* The family bovidae - which includes GOATS, SHEEP AND COWS but has an exemption for water buffalo! Although what makes a water buffalo less dangerous than a cow I can't imagine. This bill would instantly put all the cattle, sheep and dairy farmers out of business in the state.

* Quail, turtles, grouse, fish and practically every mammal and non-mammal a person could think of having as a pet are listed as"dangerous."

I don't know what's more frightening: The fact that these representatives didn't understand the bill sponsored. Or the fact that they understand it completely and hope the citizens of Arizona don't understand it.

Monday, February 1, 2010

Arizona: Confiscation of dogs returns to bite county

As you can see from the news article below, animal rights wackos are alive & well in parts of Arizona. We sincerely hope that Barbara & Bob Ratliff win their lawsuit and there is enough financial pain generated to stop vendetta's such as these.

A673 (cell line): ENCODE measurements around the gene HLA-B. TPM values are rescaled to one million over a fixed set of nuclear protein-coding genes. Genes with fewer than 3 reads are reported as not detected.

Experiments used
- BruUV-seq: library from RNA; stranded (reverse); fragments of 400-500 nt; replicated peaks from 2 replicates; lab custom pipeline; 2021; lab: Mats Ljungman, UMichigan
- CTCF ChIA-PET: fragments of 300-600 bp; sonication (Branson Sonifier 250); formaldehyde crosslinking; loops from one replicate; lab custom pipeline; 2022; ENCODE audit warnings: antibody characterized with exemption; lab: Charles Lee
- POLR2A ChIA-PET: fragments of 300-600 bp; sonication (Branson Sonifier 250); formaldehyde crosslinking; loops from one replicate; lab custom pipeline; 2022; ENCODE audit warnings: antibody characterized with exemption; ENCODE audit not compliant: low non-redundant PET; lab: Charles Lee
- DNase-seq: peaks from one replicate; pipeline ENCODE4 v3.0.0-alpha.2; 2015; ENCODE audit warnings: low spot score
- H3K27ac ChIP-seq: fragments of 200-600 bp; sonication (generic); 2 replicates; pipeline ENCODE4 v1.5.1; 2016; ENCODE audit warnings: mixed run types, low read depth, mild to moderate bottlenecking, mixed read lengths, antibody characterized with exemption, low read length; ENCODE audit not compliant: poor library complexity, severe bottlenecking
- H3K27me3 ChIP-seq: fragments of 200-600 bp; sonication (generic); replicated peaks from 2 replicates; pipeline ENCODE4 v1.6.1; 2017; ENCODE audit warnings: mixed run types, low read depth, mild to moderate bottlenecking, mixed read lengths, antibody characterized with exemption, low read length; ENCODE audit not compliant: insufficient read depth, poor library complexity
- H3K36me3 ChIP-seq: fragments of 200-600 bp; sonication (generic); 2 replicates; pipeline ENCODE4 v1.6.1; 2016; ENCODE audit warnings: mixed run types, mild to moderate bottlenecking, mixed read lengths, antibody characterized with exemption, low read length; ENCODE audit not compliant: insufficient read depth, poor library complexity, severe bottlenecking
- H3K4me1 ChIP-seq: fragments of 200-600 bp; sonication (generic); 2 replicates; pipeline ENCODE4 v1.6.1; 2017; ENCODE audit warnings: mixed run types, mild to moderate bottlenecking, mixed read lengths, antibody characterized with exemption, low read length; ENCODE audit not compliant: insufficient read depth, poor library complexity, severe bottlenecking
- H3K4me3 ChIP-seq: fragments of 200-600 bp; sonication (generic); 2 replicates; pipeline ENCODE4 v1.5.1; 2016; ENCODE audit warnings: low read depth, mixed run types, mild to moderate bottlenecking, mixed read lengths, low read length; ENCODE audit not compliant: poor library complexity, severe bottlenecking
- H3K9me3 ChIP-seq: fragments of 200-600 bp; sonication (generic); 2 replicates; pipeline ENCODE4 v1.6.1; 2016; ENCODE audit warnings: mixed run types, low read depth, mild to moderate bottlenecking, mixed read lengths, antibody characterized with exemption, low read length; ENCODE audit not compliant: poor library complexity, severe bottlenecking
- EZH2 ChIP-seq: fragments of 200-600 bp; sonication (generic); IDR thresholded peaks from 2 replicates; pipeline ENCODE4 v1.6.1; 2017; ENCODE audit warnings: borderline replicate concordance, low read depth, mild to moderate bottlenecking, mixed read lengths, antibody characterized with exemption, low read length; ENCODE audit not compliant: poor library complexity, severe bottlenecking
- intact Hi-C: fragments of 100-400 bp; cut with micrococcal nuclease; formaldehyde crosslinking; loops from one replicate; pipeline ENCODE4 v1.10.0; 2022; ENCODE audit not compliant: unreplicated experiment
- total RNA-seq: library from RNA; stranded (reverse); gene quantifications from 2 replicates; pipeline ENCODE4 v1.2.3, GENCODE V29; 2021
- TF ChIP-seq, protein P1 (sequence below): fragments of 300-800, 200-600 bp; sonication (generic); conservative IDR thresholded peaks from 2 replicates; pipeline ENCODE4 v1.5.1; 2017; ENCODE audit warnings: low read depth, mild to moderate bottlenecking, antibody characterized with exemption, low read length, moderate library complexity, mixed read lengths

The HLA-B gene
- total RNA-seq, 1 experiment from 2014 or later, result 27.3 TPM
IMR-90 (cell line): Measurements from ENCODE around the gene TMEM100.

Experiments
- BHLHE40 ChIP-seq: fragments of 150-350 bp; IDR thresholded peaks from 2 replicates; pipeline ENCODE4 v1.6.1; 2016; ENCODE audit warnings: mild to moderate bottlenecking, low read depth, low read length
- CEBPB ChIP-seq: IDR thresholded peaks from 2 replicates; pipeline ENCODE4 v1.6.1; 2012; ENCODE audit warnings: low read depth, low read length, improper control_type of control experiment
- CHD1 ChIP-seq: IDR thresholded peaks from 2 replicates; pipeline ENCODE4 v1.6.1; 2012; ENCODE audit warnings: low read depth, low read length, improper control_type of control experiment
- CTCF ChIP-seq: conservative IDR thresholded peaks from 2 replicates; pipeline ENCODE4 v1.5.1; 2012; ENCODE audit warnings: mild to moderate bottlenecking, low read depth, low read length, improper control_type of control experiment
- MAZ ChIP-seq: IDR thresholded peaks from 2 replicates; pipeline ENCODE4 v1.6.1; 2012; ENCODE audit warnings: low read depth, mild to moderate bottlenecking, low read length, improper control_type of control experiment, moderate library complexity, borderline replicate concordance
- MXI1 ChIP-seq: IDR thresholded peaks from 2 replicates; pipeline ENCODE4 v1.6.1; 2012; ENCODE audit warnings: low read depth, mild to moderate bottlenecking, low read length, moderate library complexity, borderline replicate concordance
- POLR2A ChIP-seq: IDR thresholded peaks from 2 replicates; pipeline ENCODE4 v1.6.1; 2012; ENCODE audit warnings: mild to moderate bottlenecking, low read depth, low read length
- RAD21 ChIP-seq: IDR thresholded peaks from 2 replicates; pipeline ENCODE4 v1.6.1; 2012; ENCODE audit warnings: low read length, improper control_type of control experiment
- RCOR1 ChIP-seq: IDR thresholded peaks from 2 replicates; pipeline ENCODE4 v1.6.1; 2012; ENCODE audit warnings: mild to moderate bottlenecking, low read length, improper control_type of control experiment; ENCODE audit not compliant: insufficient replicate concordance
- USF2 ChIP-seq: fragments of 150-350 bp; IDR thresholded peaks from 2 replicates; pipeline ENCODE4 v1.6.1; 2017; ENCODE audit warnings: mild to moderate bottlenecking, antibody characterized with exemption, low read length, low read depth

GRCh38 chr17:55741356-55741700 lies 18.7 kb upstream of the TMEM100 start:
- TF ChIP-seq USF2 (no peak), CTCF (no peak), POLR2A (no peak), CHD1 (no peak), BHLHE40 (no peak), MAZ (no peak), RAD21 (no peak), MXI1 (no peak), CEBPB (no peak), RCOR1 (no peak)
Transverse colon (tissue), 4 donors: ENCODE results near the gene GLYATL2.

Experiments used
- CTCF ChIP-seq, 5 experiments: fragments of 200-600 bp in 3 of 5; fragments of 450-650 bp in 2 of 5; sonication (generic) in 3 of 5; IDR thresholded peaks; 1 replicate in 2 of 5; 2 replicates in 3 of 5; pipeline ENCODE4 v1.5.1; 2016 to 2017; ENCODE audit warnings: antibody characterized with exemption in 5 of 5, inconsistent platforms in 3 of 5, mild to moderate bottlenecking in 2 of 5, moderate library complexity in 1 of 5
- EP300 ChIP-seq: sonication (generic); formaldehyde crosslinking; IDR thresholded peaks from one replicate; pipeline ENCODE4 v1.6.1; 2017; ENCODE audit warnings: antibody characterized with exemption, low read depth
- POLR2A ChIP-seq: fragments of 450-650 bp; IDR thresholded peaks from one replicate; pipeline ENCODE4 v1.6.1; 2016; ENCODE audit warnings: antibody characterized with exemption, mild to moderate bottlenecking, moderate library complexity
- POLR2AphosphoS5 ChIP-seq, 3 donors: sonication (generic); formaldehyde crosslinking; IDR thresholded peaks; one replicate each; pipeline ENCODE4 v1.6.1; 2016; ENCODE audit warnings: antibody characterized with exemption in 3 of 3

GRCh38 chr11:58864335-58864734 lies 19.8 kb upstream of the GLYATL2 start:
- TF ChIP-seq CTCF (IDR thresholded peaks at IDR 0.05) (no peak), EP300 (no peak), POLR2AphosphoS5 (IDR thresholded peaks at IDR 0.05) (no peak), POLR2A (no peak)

By Shar Porier/wick communications in the WilcoxRangeNews.com

BISBEE -- The seizure of a number of dogs from an Elfrida breeder in April 2008 by a county animal control officer has led to a tort complaint being filed against the county, the sheriff's office and members of an anti-puppy mill/animal rescue group.

Barbara and Bob Ratliff are suing the county, People Assisting Kindred Spirits (PAKS), Pencin Veterinary Clinic, Pantano Veterinary Clinic and various persons for taking 29 dogs from their property based on a complaint of neglect that was several months old.

When the matter came before Judge David Morales on June 13, 2008, he tossed the warrant on the grounds of "staleness" and then stated that the dogs were to be returned to the owners.

The county appealed Morales's decision, but Superior Court Judge Wallace Hoggatt upheld the decision on December 16, 2008.

On February 9, 2009, Morales mandated the dogs be returned. The county failed to comply.